I do notice that other people’s apostrophes in your words that aren’t working are physically different than your apostrophes in words that do work. The ones that are working are more straight up or look like raised commas where as yours are more slanted.

            What type of device are you using? What language is it set at? What language is the keyboard setting at?
            Reply | Mark as read | Parent | Best of... | Permalink  
            • Posted by starznbarz 2 months ago
              Using my desktop win 7 pro running standard english text. What strikes me as strange, is that when I type the text, the apostrophe is visible, when I post it they not only disappear, but do not leave a space in the text where they were - except for the rare occasion that they actually show up. See my comments above for an example, "someones" shows up in the post, whereas 'cant does not. So you know, in this comment, both someones and cant show the apostrophe as I type, we`ll see if it transfers to the posted text.
              Reply | Mark as read | Parent | Best of... | Permalink  
          • Posted by 2 months, 1 week ago
            "Strange" is right. I don't have the froggiest idea why that can happen. Maybe someone here knows more about the technology than I -- no, almost anyone knows more about it than I. I just hope someone will explain it.
            Reply | Mark as read | Parent | Best of... | Permalink  
            • Posted by  $  sekeres 2 months ago
              Late to the party, but could it be because "someone's" is a possessive while the others are contractions? "Wont," "cant" and "its" are also words, though not the right ones in this context, and "dont," while not an English word, is a Greek root meaning "tooth," as in "orthodontist." Perhaps a hyper-formal auto-grammar-correction program combined with a large vocabulary dictionary is creating the problem?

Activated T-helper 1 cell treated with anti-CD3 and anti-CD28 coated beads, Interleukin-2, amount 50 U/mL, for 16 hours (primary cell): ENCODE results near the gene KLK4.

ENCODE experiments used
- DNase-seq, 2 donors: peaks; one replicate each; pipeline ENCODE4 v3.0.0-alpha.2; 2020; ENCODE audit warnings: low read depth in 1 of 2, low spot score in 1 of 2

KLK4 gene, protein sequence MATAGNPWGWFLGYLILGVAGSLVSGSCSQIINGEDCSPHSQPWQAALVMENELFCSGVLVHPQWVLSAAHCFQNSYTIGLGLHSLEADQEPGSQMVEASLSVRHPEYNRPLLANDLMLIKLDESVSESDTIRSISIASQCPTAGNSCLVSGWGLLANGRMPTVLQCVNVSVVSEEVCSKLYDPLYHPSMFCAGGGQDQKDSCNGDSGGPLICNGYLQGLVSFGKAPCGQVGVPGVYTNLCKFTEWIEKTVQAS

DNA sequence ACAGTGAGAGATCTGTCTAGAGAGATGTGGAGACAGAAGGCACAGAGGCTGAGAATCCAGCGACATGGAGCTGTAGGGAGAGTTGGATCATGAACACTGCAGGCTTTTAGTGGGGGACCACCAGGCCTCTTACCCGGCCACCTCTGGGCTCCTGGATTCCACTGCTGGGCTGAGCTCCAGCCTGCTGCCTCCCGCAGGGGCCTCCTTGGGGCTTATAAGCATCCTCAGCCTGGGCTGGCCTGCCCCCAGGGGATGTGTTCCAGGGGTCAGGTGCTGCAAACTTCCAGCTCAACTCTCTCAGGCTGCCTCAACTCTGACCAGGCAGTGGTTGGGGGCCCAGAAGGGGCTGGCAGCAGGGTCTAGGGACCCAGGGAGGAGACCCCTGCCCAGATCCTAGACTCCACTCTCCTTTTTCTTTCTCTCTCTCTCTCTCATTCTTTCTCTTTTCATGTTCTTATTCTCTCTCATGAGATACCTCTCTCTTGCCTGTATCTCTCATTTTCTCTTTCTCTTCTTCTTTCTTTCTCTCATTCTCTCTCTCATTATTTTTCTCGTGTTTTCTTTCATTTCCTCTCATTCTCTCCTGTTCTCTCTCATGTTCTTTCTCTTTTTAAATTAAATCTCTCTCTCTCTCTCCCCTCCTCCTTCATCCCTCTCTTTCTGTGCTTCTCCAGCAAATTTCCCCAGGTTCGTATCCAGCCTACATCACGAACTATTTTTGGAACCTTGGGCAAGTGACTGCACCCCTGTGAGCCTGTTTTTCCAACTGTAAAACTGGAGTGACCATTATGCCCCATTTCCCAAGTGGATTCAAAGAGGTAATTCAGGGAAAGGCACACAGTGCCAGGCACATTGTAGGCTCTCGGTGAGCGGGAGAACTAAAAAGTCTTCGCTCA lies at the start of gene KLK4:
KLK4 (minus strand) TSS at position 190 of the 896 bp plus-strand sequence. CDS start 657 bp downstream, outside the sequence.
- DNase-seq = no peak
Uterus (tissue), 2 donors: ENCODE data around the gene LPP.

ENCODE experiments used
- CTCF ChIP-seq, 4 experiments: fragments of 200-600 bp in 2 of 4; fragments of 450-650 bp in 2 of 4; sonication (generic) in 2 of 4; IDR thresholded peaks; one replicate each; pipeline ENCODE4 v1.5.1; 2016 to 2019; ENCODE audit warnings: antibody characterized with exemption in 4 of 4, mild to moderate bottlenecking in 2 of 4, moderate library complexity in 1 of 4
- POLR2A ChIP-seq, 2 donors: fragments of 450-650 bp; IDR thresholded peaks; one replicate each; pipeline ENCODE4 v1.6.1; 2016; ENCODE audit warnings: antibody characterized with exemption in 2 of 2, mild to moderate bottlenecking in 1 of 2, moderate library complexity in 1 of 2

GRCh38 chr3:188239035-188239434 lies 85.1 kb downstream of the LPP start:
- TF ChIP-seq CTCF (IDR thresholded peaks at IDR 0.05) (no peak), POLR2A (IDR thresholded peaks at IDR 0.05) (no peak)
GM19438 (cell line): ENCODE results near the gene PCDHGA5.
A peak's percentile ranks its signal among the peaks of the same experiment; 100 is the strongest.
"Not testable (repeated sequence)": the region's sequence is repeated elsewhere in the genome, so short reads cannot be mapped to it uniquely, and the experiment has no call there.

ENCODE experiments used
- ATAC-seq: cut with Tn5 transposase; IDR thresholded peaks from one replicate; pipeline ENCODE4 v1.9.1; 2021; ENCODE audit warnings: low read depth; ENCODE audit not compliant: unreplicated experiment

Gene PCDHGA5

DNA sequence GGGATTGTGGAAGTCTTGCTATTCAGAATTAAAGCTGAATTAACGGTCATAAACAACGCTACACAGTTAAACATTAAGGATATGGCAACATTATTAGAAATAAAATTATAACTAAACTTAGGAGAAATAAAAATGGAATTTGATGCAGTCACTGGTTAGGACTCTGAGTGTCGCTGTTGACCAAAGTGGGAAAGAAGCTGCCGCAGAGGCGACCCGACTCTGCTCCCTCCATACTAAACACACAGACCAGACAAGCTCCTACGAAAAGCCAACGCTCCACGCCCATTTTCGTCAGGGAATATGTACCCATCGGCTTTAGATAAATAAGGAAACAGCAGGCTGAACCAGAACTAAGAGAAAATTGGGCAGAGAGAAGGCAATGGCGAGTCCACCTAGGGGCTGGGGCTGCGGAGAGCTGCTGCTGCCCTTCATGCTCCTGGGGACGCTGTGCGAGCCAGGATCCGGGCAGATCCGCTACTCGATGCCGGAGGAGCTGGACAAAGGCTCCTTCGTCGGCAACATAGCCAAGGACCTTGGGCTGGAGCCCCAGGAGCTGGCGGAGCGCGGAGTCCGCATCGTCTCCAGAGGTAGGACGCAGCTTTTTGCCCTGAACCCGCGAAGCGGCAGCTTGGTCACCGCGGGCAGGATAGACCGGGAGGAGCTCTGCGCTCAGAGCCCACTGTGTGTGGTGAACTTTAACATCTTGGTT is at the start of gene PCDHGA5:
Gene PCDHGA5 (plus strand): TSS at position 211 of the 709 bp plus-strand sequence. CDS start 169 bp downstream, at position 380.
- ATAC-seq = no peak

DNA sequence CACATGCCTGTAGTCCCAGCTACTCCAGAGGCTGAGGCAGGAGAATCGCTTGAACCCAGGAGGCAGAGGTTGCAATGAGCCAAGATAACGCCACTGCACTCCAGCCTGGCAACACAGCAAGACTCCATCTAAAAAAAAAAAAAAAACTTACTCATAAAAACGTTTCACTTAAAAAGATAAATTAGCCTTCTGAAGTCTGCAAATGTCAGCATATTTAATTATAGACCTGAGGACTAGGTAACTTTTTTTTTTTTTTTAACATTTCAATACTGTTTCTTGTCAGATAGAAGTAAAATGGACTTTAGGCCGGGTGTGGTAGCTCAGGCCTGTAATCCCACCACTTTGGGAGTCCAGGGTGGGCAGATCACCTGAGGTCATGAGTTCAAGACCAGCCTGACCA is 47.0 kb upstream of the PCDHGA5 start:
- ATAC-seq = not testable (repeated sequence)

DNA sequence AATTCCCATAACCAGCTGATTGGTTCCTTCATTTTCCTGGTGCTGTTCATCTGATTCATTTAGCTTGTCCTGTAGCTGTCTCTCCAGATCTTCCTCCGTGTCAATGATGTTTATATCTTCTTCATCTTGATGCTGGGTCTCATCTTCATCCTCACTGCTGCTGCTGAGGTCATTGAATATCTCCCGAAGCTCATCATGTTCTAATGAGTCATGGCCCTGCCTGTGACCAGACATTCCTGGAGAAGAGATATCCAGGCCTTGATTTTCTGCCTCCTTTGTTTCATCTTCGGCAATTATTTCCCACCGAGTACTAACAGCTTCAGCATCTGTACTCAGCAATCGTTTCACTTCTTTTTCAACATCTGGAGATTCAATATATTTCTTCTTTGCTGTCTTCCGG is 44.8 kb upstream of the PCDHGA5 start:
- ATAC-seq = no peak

Reply | Mark as read | Parent | Best of... | Permalink  
              • Posted by 2 months ago
                God Bless a Classical Education!
                (Do your apostrophes show up? Mine seem always to.)
                Reply | Mark as read | Parent | Best of... | Permalink  
                • Posted by  $  sekeres 2 months ago
                  I don't find any examples that match starznbarz's on my first page of comments, so I'm trying writing some into this post. If they won't show up, it's likely a Gulch thing; otherwise, it's specific to some commenters. This household's policy (with its ancient, slow equipment and 'net connection) is to turn off every identified "auto" program. If someone can't find a manual work-around, or it's a program/type-face/keyboard mapping problem, perhaps it's best to simply follow the Wikipedia editors' policy and "assume good intentions."
                  Reply | Mark as read | Parent | Best of... | Permalink  
                  • Posted by 2 months ago
                    Your apostrophes are there.
                    (On too many articles at Wikipedia I've tried to correct, the errors are put back almost before I can log off. And NOT because of "good intentions." Though I do "assume good intentions" most of the time.)
                    Reply | Mark as read | Parent | Best of... | Permalink  
  • Posted by Herb7734 2 months, 1 week ago
    All of them as far as I can tell. Plus as I wandered in the biography section of my local library, I noticed two biographies of A.R. by non affiliated writers. I don't recommend them in particular. They do give information on some obscure facts such as her childhood and her relationship with her sister the author(s) are woefully inadequate when it comes to her work, which after all, is what is most important about her life.
    Reply | Mark as read | Best of... | Permalink  
  • Posted by  $  Temlakos 2 months, 1 week ago
    I've read every word, and keep copies of all her works in my library. That includes her novels, her book-form essay collections, and every available back issue of The Objectivist Newsletter, The Objectivist, and The Ayn Rand Letter.